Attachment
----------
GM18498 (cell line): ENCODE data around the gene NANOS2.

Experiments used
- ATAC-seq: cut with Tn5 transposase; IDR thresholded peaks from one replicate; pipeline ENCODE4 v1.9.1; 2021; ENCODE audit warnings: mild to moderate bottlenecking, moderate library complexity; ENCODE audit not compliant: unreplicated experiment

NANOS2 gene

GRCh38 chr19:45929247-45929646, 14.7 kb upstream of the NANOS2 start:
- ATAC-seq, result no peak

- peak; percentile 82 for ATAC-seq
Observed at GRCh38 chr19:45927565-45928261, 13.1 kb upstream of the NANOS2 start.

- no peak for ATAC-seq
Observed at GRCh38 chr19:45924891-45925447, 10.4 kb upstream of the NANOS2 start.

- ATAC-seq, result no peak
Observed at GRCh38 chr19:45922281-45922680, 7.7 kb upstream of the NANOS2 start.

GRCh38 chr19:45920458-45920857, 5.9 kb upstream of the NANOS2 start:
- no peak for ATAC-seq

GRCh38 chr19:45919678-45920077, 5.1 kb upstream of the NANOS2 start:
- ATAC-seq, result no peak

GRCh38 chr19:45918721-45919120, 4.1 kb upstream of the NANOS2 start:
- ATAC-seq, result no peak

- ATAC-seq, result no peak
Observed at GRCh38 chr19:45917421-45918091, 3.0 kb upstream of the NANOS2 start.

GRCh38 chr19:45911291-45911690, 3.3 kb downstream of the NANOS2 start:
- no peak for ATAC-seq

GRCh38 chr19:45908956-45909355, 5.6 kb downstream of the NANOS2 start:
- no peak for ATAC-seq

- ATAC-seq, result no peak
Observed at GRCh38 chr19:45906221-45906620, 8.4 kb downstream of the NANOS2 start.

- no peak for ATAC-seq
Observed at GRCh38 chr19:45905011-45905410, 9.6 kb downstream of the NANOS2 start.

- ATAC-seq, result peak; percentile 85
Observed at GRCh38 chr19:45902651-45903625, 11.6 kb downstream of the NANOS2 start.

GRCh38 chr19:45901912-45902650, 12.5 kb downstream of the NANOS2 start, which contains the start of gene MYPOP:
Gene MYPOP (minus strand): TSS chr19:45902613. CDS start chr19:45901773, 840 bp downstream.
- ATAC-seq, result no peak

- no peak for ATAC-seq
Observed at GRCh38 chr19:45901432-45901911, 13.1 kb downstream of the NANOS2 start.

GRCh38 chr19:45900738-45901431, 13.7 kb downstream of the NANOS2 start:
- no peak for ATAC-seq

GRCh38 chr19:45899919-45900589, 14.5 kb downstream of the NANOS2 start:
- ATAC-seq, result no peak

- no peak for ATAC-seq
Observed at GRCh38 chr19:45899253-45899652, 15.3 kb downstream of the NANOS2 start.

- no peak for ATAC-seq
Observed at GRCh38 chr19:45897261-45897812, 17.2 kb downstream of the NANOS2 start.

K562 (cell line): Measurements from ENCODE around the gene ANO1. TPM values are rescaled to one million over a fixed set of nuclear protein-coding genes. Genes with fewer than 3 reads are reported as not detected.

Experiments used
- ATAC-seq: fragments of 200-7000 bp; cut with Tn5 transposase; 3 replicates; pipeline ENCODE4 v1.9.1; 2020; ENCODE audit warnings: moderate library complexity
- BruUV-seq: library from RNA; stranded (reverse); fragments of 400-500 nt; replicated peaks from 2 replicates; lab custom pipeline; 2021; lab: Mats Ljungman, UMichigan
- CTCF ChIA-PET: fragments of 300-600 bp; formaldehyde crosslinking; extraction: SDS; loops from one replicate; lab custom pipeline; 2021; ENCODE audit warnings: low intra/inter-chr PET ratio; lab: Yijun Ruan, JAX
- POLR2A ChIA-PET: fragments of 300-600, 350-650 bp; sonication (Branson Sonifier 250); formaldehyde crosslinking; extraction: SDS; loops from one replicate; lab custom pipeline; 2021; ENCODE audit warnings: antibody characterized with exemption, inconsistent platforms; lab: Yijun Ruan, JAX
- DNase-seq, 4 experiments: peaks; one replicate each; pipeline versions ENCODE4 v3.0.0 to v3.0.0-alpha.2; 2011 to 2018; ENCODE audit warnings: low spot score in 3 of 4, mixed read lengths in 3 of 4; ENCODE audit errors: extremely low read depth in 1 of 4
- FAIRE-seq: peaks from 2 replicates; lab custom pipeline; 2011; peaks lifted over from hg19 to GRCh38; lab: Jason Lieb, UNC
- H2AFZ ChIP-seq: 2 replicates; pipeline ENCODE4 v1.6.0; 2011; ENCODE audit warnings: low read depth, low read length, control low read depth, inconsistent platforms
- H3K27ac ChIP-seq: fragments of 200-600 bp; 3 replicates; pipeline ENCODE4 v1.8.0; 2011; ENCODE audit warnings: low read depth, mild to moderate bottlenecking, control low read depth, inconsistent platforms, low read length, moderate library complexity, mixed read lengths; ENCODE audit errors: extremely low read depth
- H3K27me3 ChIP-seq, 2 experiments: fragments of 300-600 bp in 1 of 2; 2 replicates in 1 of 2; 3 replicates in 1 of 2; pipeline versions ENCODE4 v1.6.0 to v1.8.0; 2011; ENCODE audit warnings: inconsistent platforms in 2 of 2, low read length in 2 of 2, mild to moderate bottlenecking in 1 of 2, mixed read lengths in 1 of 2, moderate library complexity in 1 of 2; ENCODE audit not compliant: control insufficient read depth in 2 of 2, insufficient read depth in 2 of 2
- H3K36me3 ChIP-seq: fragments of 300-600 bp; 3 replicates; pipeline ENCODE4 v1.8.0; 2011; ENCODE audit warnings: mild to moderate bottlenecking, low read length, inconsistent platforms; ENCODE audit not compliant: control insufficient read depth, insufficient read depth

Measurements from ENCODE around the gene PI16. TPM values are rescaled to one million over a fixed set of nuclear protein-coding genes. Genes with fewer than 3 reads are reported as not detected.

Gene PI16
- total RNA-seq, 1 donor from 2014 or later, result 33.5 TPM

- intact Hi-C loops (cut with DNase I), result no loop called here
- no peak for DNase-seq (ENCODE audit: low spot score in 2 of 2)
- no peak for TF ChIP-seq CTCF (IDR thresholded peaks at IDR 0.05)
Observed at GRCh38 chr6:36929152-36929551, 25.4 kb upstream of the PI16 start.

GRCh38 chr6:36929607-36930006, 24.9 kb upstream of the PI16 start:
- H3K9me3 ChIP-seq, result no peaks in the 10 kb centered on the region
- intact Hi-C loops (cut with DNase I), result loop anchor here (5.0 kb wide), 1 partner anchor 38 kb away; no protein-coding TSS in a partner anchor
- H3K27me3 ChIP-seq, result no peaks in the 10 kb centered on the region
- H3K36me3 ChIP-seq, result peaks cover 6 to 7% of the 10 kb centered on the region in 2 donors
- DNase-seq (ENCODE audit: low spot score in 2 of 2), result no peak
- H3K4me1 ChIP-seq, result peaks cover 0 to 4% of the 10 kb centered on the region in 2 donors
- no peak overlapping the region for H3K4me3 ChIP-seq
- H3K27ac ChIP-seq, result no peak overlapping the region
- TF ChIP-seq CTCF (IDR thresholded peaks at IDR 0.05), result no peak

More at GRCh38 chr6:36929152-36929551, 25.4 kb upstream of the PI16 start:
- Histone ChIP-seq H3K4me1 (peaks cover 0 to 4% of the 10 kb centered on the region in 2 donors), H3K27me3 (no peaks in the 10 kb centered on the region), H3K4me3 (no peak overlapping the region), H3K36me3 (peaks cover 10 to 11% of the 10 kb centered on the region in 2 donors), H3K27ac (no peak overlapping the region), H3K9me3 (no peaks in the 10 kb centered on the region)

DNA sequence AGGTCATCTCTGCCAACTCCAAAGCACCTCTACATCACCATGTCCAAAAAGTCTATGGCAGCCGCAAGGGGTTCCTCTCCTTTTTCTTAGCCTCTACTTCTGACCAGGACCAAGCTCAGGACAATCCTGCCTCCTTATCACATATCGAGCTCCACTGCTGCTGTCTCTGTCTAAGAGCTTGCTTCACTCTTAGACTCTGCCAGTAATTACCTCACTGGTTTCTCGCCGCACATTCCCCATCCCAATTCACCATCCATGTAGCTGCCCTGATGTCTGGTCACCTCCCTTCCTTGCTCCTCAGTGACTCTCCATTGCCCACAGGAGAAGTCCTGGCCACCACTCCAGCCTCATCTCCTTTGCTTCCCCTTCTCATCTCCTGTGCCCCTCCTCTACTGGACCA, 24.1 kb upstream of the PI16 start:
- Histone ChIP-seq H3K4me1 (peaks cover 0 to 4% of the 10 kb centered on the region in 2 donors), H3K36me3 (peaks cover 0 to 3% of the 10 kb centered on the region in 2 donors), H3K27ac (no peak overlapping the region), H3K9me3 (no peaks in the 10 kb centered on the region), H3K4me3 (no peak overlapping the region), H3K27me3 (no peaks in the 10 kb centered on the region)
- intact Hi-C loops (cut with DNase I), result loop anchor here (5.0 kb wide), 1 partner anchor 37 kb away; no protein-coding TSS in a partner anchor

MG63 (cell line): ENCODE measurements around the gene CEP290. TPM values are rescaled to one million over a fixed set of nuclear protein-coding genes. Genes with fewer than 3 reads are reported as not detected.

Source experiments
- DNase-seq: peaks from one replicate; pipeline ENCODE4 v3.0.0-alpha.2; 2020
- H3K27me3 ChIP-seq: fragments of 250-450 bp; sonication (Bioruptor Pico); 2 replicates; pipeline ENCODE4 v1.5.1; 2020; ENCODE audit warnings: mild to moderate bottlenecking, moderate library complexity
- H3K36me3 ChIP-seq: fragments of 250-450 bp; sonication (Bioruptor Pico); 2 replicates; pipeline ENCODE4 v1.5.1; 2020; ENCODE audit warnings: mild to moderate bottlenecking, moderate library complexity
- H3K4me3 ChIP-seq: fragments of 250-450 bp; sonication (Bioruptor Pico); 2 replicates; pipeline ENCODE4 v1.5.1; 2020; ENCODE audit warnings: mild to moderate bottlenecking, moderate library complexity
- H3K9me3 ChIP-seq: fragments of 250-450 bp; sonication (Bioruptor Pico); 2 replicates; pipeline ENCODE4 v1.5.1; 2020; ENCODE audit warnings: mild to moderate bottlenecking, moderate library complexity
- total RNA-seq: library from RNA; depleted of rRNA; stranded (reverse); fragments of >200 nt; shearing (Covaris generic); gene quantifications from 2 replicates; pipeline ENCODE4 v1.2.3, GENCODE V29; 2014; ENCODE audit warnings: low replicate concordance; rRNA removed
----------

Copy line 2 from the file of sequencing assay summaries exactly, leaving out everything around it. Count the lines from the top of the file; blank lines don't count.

Experiments used